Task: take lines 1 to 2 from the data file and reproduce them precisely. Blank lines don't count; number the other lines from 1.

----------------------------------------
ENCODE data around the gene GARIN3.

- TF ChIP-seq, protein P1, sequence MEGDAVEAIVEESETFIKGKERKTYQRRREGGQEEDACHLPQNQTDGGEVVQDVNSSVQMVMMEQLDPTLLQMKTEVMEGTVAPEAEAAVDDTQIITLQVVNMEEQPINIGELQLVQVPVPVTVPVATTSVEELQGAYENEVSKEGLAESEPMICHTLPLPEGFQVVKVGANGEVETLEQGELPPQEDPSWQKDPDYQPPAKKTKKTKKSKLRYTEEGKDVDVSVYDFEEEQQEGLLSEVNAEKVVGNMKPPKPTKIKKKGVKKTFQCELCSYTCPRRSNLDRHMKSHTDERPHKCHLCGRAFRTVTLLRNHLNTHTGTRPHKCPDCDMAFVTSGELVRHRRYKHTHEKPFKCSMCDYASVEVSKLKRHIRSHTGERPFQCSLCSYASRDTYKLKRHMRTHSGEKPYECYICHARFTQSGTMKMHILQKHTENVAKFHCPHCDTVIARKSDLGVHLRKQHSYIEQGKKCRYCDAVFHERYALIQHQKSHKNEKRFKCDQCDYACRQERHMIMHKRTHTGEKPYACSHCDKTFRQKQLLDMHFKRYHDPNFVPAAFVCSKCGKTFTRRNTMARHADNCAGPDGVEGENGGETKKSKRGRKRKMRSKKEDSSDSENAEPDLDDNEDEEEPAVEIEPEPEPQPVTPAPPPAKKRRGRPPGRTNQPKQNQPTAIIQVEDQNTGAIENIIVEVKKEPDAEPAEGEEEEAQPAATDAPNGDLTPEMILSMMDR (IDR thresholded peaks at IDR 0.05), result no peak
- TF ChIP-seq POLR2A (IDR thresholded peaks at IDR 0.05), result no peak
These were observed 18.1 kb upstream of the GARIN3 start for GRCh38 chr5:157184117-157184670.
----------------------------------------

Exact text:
ENCODE data around the gene GARIN3.

- TF ChIP-seq, protein P1, sequence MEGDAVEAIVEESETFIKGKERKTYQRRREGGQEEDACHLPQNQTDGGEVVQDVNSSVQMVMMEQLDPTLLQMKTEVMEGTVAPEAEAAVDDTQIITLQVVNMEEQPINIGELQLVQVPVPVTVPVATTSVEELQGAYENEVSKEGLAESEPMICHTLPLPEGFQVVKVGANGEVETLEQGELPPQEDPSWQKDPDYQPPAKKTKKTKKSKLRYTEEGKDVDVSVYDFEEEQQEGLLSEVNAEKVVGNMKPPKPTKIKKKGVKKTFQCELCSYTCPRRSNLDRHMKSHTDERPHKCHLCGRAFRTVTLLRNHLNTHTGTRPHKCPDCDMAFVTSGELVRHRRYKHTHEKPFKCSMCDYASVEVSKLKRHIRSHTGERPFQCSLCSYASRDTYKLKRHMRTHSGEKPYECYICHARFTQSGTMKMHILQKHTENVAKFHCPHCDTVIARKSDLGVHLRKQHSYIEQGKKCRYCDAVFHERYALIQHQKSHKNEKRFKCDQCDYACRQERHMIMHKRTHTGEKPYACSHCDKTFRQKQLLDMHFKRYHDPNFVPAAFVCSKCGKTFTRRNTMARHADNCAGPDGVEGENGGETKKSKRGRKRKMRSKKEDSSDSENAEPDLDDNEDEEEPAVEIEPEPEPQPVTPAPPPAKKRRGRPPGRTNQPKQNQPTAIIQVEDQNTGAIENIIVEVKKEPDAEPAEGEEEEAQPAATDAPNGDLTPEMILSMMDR (IDR thresholded peaks at IDR 0.05), result no peak